Guest Workers Under Immigration Reform

By Attorneys Robert L. Reeves and Julie R. Sparks

Democrats and Republicans have taken opposing views on many important issues facing our country, but our congressional representatives are united in agreement on one idea – our immigration system is broken and in need of major reform. How best to repair the system, however, has been a source of much debate.

Over the past year, numerous proposals have been proffered aimed at reforming our immigration system. President Bush continued to call for comprehensive reform, including a guest worker program under which workers could apply for temporary, nonimmigrant status which would afford them the right to work in the U.S. The House and the Senate were at direct odds over how to reform our immigration policies, with the House focused on creating criminal penalties for those unlawfully present, and the Senate focused on creating a guest worker program.

Of the many solutions proposed, immigration advocates have widely supported Senate Bill S.1033, commonly known as the McCain-Kennedy bill. Under this proposed legislation, a new temporary visa category would be created – H5B – which would permit those unlawfully present in the U.S. on or before May 12, 2005 to apply for a temporary work visa, valid for up to six years. Notably, one would not be required to depart from the U.S. in order to apply for this visa. However, only those already employed prior to May 12, 2005 would be eligible to apply.

Under the McCain-Kennedy bill, generally, applicants who are not criminals and who do not pose a security threat to the U.S. would not be penalized for conduct which occurred prior to May 12, 2005. Even applicants with serious immigration violations would be eligible, including those who have triggered the 10-year bar due to unlawful presence, those with final orders of removal or deportation, and those who have entered the U.S. illegally.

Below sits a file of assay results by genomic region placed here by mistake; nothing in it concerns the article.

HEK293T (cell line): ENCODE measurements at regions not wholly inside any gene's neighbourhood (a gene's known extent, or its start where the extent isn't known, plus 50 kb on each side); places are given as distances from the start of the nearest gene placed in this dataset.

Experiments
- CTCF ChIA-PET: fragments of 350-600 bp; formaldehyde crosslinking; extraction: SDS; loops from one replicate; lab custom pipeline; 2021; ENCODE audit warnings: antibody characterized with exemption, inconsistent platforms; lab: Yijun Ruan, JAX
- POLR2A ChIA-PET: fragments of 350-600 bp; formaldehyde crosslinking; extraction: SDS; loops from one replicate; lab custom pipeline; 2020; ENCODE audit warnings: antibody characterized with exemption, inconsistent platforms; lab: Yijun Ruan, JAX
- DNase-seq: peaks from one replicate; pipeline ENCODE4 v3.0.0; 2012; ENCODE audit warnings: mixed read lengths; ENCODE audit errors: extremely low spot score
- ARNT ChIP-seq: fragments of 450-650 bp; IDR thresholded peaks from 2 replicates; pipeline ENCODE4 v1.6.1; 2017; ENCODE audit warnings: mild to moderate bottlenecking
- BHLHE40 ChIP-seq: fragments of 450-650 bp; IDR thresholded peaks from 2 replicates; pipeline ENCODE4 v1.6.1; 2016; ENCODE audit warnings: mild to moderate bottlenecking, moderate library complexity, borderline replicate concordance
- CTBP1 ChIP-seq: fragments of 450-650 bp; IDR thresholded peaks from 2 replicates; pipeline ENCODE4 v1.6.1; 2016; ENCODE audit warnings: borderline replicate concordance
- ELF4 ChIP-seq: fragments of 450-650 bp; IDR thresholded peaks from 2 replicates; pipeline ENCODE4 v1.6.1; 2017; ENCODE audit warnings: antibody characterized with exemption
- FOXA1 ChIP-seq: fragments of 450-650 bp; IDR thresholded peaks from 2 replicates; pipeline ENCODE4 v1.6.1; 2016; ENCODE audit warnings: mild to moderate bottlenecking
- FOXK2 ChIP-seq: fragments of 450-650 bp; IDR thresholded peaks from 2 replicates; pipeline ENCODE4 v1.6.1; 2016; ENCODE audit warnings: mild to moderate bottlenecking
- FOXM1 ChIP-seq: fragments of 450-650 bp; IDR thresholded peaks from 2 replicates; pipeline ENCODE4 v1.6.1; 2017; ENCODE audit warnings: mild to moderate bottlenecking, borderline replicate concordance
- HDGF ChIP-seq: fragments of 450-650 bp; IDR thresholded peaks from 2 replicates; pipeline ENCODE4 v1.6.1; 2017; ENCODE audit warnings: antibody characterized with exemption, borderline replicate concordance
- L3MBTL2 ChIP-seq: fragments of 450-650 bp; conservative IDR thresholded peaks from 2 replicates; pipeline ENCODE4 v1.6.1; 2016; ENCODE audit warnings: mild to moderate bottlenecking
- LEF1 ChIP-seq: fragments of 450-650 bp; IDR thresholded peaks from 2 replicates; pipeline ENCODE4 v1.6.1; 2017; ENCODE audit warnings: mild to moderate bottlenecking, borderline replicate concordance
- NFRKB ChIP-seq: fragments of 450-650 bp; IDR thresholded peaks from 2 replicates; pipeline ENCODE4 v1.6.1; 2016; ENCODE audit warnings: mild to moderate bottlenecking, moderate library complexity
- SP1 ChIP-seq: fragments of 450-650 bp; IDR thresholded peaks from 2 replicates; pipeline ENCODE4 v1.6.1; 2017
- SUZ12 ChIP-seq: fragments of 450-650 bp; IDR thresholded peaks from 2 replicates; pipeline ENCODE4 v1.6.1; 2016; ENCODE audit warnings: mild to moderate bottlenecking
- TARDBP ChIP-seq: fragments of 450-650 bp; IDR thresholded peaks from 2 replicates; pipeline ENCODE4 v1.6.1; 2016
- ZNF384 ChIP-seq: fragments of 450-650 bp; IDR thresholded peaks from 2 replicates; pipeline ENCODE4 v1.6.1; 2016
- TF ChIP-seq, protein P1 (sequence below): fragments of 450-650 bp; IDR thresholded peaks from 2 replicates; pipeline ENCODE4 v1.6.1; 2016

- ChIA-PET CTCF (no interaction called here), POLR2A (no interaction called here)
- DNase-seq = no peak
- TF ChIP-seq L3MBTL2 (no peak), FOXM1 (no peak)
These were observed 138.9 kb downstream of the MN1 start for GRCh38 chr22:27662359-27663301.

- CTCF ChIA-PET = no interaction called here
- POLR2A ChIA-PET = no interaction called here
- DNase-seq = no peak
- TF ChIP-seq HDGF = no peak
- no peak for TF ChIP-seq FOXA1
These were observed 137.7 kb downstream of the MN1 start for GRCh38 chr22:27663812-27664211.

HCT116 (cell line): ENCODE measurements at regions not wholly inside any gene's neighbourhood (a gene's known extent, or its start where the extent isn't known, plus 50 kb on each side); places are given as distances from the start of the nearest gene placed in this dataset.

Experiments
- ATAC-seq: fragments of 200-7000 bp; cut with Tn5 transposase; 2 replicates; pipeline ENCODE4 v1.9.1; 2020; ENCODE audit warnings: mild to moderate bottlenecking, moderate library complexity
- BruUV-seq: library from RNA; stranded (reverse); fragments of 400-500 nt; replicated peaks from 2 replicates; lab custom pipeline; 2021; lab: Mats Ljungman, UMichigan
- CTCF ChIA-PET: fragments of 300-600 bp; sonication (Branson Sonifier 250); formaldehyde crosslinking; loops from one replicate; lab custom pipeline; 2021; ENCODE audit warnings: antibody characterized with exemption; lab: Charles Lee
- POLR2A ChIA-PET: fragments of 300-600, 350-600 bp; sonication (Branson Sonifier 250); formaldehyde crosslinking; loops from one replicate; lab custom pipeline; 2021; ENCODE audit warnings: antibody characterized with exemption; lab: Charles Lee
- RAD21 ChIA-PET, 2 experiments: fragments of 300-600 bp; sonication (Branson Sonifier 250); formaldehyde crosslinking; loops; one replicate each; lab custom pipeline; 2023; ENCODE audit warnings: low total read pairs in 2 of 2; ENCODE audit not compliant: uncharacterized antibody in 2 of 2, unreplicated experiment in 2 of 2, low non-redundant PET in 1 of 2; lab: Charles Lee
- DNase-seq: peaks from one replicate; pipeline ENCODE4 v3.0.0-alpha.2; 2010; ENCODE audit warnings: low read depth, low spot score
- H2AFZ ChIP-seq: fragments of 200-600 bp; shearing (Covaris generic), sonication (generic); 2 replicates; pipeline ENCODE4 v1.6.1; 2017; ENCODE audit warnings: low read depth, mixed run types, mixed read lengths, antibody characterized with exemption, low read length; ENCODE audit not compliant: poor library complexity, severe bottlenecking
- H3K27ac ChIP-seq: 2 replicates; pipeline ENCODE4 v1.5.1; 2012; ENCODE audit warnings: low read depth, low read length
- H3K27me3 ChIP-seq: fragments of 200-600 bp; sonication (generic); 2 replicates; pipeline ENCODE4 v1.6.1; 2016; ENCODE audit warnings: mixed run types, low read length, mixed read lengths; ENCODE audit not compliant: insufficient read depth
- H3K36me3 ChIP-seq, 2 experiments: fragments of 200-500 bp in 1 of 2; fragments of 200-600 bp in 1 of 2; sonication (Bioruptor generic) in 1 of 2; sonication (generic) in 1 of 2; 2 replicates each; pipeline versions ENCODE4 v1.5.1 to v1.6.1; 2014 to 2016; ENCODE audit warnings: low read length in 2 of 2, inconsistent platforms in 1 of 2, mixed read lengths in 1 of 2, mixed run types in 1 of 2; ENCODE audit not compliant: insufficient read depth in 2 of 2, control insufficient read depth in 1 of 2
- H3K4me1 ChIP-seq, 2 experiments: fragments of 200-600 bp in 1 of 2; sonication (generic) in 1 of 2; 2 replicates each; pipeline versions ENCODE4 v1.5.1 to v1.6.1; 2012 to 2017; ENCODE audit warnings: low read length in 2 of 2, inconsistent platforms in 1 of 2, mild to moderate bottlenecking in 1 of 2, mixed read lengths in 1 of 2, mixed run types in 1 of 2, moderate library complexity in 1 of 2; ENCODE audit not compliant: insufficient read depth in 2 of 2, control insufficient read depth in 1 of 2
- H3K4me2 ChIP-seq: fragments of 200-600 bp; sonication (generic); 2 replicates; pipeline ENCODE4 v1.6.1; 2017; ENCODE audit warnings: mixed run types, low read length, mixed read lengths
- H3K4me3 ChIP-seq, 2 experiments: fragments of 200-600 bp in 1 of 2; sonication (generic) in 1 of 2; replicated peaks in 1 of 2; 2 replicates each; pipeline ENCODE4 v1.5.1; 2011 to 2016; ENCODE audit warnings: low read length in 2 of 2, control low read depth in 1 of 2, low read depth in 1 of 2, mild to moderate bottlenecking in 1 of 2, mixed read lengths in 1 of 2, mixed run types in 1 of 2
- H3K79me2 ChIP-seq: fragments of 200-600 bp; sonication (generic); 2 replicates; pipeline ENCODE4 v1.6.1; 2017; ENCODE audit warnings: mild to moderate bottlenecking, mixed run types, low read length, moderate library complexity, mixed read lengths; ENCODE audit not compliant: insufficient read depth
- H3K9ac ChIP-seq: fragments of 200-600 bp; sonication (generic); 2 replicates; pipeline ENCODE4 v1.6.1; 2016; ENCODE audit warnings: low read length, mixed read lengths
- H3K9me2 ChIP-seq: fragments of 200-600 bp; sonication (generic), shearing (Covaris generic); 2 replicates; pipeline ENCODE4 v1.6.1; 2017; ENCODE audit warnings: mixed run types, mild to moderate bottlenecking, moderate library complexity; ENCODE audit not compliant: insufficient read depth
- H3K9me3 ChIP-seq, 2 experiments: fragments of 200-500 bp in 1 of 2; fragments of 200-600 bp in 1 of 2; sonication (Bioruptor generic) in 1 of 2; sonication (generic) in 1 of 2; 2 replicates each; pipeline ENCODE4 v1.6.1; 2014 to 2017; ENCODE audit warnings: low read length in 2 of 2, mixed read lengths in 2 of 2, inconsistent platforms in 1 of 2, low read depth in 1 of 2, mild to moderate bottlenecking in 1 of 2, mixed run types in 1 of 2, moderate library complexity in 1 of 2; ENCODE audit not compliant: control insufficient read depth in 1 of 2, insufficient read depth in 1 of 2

Finally, penalties for failure to leave the U.S. after receiving Voluntary Departure from an Immigration Judge would not apply, and the government would no longer have the right to reinstate removal or deportation orders against H5B applicants. Seemingly, those currently in removal proceedings before an immigration judge would also be eligible to apply. Recipients of H5B status would later become eligible to apply for a green card.

Had the McCain-Kennedy bill passed, it would have created a wide path for many undocumented workers to obtain permanent residency in the U.S. Unfortunately, because the House and Senate were at such odds over immigration reform, efforts to come up with a compromise failed. After the November 2006 elections, however, control of Congress shifted from Republicans to Democrats, creating much hope in immigrant communities for the passage of positive reform.

Whether or not the House will push for comprehensive immigration reform remains to be seen, but advocates remain hopeful that the new congressional leadership will work with the White House to finally create a guest worker program and legalize the status of many undocumented workers.